Germanwings airliner 4U 9525 crashes in French Alps - 150 reported dead
The flight from Barcelona to Dusseldorf crashed at 6,500ft in Meolans-Revels, in the French Alps
An Airbus plane that crashed in the French Alps, killing everyone on board, is believed to have been carrying 16 schoolchildren and two babies.
The Germanwings A320 had 144 passengers and six crew on board.
Flight 4U 9525 was flying from Barcelona to Dusseldorf when it crashed at an altitude of 6,500ft in the mountainous zone of Meolans-Revels, near Digne.
Among the passengers were 67 Germans and 45 Spanish citizens.
German newspaper Bild is reporting that 16 teenagers and two teachers from Haltern, in western Germany, are among the dead.
France's Transport Ministry confirmed on Tuesday afternoon there were no survivors.
French prime minister Manuel Valls said a helicopter has managed to land near the crash site.
Gilbert Sauvan, an official with the local council, told Les Echos newspaper: "The plane is disintegrated.
"The largest debris is the size of a car."
Interior Ministry spokesman Pierre-Henry Brandet said he expects "an extremely long and extremely difficult" search and rescue operation because the area is so remote.
It is surrounded by mountains and there are few clear trails to the snow-covered area.
The plane sent out a distress signal at 10.45am local time (9.45am GMT).
The boss of Germanwings said the plane went into a long descent before it crashed.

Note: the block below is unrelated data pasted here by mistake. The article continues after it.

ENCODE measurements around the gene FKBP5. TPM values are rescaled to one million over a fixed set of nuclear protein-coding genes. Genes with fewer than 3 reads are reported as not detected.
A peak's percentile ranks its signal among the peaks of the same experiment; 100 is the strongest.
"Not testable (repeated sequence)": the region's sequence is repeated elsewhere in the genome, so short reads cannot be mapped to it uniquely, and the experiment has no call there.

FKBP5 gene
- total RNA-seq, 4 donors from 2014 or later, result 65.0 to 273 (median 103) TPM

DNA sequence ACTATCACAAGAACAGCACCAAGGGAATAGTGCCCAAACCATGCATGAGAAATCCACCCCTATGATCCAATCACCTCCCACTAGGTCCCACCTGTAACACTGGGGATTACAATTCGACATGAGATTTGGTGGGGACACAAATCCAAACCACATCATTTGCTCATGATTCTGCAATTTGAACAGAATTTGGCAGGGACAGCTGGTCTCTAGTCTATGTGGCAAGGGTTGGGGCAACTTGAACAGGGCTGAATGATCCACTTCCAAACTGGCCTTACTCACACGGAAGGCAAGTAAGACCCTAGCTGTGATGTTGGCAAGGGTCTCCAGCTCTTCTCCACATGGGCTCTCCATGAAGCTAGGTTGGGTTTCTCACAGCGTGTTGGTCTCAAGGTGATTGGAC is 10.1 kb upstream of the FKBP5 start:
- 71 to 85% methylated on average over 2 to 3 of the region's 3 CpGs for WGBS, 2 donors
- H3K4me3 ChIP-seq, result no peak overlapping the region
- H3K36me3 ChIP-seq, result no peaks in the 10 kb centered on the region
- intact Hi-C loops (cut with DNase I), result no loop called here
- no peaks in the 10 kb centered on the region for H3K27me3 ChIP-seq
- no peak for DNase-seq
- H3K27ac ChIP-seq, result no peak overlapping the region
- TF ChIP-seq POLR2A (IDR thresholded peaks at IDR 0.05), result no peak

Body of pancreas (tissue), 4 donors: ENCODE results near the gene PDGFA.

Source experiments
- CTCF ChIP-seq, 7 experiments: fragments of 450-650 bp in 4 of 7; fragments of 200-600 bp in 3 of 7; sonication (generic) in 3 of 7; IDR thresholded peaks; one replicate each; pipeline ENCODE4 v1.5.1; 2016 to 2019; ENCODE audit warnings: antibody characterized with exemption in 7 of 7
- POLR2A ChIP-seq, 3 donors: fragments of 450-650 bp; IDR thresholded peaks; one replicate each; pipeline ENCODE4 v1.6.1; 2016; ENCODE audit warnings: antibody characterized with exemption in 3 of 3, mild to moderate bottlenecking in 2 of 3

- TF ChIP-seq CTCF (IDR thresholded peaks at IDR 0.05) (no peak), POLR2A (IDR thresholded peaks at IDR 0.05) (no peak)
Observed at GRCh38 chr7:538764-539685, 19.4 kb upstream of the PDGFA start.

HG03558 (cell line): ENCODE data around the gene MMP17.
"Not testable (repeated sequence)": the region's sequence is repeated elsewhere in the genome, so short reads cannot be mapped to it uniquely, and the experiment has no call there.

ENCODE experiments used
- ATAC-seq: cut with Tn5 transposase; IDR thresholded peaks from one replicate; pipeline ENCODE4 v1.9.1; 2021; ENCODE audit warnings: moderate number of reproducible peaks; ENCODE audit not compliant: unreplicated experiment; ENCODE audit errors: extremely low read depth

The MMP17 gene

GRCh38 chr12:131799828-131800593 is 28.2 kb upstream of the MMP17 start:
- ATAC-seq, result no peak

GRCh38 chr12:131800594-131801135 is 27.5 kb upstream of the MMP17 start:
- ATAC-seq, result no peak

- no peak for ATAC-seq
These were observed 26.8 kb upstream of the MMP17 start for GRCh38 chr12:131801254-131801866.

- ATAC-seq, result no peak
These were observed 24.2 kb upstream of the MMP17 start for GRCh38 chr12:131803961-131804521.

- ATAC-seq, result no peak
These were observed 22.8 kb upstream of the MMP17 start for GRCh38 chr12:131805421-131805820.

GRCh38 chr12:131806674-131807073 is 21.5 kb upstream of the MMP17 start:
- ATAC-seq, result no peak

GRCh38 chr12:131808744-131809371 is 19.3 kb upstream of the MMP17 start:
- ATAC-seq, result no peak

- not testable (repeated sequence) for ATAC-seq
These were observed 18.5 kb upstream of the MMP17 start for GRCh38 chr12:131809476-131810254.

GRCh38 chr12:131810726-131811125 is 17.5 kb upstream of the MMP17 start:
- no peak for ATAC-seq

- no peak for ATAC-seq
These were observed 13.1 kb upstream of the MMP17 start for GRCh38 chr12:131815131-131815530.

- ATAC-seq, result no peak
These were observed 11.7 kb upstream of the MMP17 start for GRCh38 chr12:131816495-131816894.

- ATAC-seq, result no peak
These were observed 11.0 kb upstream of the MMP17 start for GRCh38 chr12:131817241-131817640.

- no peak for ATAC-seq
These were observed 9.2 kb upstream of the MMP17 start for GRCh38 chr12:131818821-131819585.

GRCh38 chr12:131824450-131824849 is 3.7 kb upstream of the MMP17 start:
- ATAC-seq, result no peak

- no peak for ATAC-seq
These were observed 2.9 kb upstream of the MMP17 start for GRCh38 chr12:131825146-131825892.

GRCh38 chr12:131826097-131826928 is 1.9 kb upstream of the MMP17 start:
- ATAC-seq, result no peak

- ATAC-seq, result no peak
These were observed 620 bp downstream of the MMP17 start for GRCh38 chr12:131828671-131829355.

Germanwings CEO Thomas Winkelmann said the plane began descending again shortly after it reached its cruising height following take-off from Barcelona Airport.
The descent lasted eight minutes, he told reporters in Cologne. Radar and air traffic control contact broke off at 10.53am.
He said the pilot had more than 10 years' experience working for Germanwings and its parent airline Lufthansa. Airbus said the A320 was delivered to Lufthansa in 1991.
Germanwings said the passenger manifest included two babies. Officials believe there were 67 German nationals on board.
The owner of a campground near the crash site, Pierre Polizzi, said he heard the plane making curious noises shortly before it crashed.
"At 11.30, I heard a series of loud noises in the air. There are often fighter jets flying over, so I thought it sounded just like that. I looked outside, but I couldn't see any fighter planes," he said.
"The noise I heard was long - like eight seconds - as if the plane was going more slowly than a military plane. There was another long noise after about 30 seconds."
Mr Polizzi said the plane crashed about 3 to 11 miles (5 to 8km) from his place, which is closed for the season.
"It's going to be very difficult to get there. The mountain is snowy and very hostile," he said.
The municipal sports hall of Seyne-les-Alpes, six miles (10 kilometres) from the Val d'Allos ski resort, was being set up to take bodies or survivors from the crash, according to Sandrine Julien of the town hall.
There was no obvious weather reason why the plane went down. Captain Benoit Zeisser of the nearby Digne-le-Bains police said there were some clouds but the cloud ceiling was not low.
In addition, the safest part of a flight is when the plane is at cruising elevation. Just 10% of fatal accidents occur at that point, according to a safety analysis by Boeing. In contrast, take-off and the initial climb accounts for 14% of crashes and final approach and landing accounts for 47%.